This week, the United States Supreme Court declined to rehear arguments in United States v Texas, the case challenging expanded Deferred Action for Childhood Arrivals (DACA) and Deferred Action for Parents of Americans and Lawful Permanent Residents (DAPA). This means that the Fifth Circuit’s decision upholding the district court’s preliminary injunction against these initiatives remains in place. The ruling does not impact the original DACA program launched in 2012.

The Department of Justice (DOJ) had filed a petition for rehearing with the Supreme Court in July, asking that a full nine-Member Court hear the case because this is a case of significant importance. While the U.S. Senate is yet to confirm a ninth justice to the court, there was no deadline requiring the Supreme Court to reject the petition this week.

Immigration organizations were quick to react. Kica Matos, spokesperson of the Fair Immigration Reform Movement (FIRM) said:“

We are frustrated, angry and deeply disappointed with the court’s behavior in deciding not to rehear the case regarding President Obama’s executive actions to extend DACA and implement DAPA. The court’s decision means that as many as five million immigrants in the U.S. remain in constant fear of being separated from their families at any time, and possibly deported.”

Marielena Hincapié, executive director at the National Immigration Law Center (NILC) said,

“The fact that the Supreme Court has continued to fail to act on the nation’s most pressing issues only serves to remind us that we need a fully functional court today, not next year. We call upon the Senate to do its job and provide that ninth justice without delay. Today’s decision raises the stakes for the November elections even more. Voters must turn out to ensure that we elect a president who will shape the future of the country – not just for the next 4 years but for decades – as she or he will get to nominate several Supreme Court justices.”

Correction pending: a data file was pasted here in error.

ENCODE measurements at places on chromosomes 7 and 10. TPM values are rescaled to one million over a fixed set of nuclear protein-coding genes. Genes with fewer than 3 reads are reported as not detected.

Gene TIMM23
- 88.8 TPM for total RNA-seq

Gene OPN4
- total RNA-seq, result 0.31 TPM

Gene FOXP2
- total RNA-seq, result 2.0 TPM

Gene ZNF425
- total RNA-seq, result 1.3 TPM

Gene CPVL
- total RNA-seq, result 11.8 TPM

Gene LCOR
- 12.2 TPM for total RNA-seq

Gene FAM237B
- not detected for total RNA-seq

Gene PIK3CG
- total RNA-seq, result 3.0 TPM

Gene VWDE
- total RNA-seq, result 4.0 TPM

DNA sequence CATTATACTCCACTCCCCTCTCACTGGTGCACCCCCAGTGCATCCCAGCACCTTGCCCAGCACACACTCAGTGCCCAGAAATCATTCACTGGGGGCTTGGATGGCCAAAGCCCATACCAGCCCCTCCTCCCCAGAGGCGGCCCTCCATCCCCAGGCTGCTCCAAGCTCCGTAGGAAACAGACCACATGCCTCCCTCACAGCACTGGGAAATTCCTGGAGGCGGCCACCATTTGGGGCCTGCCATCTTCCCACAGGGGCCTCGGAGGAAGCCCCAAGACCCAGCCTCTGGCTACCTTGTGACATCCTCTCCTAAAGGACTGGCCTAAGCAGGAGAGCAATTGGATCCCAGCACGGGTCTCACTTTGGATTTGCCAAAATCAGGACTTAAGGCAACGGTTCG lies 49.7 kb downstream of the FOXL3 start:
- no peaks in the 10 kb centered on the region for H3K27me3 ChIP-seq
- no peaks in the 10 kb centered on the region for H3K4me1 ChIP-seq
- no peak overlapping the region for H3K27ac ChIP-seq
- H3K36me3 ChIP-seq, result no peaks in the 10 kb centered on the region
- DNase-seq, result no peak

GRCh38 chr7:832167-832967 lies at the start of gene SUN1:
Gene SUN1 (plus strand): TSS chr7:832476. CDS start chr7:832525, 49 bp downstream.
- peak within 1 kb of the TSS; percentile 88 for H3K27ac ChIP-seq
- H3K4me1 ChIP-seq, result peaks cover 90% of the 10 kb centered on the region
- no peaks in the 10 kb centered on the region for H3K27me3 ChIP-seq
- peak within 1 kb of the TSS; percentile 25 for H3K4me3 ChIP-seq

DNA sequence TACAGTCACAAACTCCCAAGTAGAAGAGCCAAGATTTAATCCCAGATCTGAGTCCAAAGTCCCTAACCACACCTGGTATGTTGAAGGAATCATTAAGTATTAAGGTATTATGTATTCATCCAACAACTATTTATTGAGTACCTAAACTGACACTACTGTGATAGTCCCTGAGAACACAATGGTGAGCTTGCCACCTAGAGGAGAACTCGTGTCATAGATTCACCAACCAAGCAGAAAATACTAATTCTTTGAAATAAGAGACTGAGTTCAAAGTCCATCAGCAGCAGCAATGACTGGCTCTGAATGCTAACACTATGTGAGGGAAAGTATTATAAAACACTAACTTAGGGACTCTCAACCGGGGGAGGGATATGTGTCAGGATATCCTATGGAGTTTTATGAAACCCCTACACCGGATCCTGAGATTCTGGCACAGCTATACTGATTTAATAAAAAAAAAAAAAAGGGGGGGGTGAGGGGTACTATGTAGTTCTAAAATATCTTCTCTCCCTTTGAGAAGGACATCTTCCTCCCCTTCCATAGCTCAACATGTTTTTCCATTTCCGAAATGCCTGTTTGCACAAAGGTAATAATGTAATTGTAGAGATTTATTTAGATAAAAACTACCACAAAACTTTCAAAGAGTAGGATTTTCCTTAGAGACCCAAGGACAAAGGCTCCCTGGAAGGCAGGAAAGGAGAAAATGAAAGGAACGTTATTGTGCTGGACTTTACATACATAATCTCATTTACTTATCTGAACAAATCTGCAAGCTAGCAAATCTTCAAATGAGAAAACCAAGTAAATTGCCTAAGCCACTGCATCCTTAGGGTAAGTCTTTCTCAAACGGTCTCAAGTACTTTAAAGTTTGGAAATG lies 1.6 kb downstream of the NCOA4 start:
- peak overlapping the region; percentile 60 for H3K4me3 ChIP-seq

This is not the end of the case as it will now go back to Judge Hanen’s district court in Texas for further proceedings.

Concurrently there is another lawsuit ongoing which may offer relief for some individuals to get DAPA and expanded DACA. Filed in late August 2016, the case, Batalla Vidal v. Baran, et al., involves Mr. Batalla Vidal, a New York resident and DACA beneficiary, whose three-year employment authorization was rescinded and shortened by one full year due to the United States v. Texas litigation.  Mr. Vidal argues that the federal court judge in Texas did not have the authority to issue a nationwide injunction that harmed residents of New York such as Vidal. Therefore, Vidal argues, DAPA, expanded DACA, and other provisions from the November 2014 executive actions on immigration (including extended employment authorization) should be permitted to move forward in New York and the 23 other states that did not join the Texas suit.

This week’s decision by the Supreme Court and the ongoing litigation underscore the need for Congress and the next administration to find permanent solutions for the millions of individuals who live under the constant fear of being separated from their family members and loved ones.

Photo by Victoria Pickering.